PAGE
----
1. I add dried onion to plain panko breadcrumbs and whirl in the food processor until sandy. Then I season with oregano, thyme and one clove of garlic. Then I add this dry ingredient list to the meat along with one egg and knead it very well until the meat is really broken down and the dry ingredients are incorporated. Then I use a large scoop to portion the meatballs out on a foil lined baking try and bake at 375 until cooked and browned nicely. Then I had them to my sauce (if making tomato). I also freeze batches for appetizers and other recipes. I've tried the soaking method but prefer my own since I don't notice a big difference in the results.

                        1. I use fresh bread crumbs made in the food processor that I mix with a little milk to they have a consistency similar to the meat.

                          1. my mom used whole slices of bread tore up mixed with raw egg and milk then combined with the meat and spices

                            1. Some recipes I have for Italian style meatballs include bread, others don't,. I prefer the taste and texture without bread.

                              Of course, meatballs from some other national cuisines never have bread.

                              1. I've done meatloaf with soaked white bread, but never meatballs. Works well in meatloaf though.

                                1. I've done it both ways, but have switched only within the last 10 years to mainly using milk soaked bread. I think it gives a nicer texture though admittedly the difference shouldn't be that huge. On the rare occasions where I do use crumbs instead, I use a touch dry milk powder in the mix.

                                  The real trick, whether using crumbs or a panade, is to just not overdo it with either one...you really don't need much in there.
                                  A tender but still 'meaty' meatball is a glorious thing but a soft, mushy meatball is a definite fail.

                                  3 Replies
                                  1. re: The Professor

                                    My husband and I have an ongoing discussion on what is the perfect texture for meatballs. I tend to like them softer than he does--meaning more bread crumbs--but we both like nuts in them, pistachios and walnuts have been featured lately. Maybe because we do beef meatballs, I find not enough other ingredients makes for a "hard" meatball since we like to brown ours well before putting into tomato sauce to finish--keeping a couple out to eat bare with salt of course!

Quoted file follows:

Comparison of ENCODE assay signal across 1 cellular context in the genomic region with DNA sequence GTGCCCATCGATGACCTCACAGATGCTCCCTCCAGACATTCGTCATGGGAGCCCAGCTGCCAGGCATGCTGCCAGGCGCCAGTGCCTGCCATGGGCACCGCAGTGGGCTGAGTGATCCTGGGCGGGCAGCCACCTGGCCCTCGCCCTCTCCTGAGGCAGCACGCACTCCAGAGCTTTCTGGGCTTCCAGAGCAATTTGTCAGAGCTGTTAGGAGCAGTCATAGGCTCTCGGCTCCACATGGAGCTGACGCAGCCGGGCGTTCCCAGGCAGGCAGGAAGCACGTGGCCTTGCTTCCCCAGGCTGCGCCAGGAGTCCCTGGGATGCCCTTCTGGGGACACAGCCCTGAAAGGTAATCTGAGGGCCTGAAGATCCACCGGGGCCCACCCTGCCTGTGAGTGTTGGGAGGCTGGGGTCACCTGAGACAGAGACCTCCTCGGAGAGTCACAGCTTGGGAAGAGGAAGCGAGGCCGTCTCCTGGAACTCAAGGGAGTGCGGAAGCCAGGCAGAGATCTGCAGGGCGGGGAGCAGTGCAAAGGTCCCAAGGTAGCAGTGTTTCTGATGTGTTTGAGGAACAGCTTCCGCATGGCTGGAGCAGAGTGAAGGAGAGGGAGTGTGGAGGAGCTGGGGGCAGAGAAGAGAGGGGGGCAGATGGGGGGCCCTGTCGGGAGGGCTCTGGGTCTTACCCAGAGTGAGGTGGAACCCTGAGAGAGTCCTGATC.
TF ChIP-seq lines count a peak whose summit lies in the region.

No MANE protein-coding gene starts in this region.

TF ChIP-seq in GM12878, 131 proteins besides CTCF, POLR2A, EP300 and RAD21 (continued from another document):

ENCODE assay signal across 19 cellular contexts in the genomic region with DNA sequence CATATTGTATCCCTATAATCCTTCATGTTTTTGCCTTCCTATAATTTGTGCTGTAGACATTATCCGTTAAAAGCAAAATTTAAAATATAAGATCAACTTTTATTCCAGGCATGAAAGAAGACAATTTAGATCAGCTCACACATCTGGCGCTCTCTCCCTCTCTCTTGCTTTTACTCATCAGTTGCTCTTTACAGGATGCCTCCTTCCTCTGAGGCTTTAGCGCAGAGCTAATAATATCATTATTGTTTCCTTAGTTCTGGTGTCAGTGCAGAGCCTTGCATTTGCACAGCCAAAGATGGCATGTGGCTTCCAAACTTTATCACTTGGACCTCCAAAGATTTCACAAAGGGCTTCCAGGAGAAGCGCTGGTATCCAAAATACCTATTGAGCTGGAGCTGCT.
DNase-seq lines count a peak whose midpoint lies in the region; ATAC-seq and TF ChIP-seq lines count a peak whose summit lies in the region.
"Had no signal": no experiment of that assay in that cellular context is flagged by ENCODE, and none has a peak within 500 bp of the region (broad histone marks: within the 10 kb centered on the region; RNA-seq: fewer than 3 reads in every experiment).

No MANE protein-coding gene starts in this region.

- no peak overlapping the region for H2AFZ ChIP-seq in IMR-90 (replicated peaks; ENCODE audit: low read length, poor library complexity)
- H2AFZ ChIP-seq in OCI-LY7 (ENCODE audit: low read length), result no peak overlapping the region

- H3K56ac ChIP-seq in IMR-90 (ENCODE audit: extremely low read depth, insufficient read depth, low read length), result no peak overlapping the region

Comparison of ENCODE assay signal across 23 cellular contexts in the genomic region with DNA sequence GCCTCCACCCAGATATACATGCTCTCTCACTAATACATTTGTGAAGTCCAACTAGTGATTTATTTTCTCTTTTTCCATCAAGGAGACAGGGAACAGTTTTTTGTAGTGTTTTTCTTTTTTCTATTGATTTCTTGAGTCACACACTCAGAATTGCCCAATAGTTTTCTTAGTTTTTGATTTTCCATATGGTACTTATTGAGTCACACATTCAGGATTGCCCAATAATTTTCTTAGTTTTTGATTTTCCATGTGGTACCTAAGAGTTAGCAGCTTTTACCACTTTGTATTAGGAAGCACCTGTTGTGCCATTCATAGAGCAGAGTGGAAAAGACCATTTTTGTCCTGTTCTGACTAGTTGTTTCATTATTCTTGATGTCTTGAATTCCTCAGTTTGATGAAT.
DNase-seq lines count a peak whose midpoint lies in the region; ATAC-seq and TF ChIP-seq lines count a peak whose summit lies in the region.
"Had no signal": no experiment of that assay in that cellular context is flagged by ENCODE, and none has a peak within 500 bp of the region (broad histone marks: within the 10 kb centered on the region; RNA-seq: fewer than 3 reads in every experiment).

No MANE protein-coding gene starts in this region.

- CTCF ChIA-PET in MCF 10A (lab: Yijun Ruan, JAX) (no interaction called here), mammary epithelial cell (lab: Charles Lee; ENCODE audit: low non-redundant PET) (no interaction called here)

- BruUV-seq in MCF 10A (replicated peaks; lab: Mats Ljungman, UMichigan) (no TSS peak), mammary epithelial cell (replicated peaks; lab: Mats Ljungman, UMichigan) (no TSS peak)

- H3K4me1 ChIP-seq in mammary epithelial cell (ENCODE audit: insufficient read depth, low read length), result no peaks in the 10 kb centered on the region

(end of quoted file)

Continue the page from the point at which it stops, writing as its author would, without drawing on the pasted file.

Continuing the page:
1. re: escondido123

                                      Since you mentioned using nuts, it reminds me that I mentioned above using almond flour. Almond flour certainly makes a firm meatball. It doesn't come apart easily when later added (if one choses to) to a sauce. Besides a more complex taste, one gets more nutrients.

                                      So - next scenario can be bread crumbs AND nuts. I'll have to try that. A little bit of both sounds good.

                                      1. re: Rella

                                        We like the nuts chunky so it adds another texture to the meatballs. And lots of Romano too.

                                  2. I use milk, breadcrumbs, egg and grated Parmesan. They're moist, and I like them better with the cheese.

                                    1. I'm softly chuckling to myself.

                                      1. Am. Test Kitchen used white bread (w crust removed) soaked in buttermilk. I tried it and ended up using too much liquid, meat balls had trouble holding their shape. Not too bad but no improvement over my standard breadcrumb more traditional version.

                                        1. I put a lot of stuff into my meatballs, meatloaf, and frikadellen, so they are always moist. I have never used commercial breadcrumbs. I soak torn-up bread first, then add my onion, garlic, bell pepper, coleslaw, mushrooms, egg, tomato paste, dry onion soup mix, teriyaki sauce (or Kitchen Bouquet/Gravy Master). I mix all that together thoroughly with my hands, so that by the time I add the ground beef the bread has broken down completely. I don't brown the meatballs if I am putting them into spaghetti sauce - I just arrange them atop the barely simmering sauce and leave them to cook, unmolested, for about 40 minutes. By then they are firm enough to hold their shape when gently turned over with a soup spoon, so the tops will cook in the sauce. The reason I don't brown them first is that I think the sauce and meat exchange flavors better if there's no pre-browning. I did used to have more fragile meatloaf, meatballs, and frikadellen, until I started slicing the onions super-thinly on my V-slicer rather than shopping them. The thin strings of onion create a matrix for the rest of the mixture to cling to.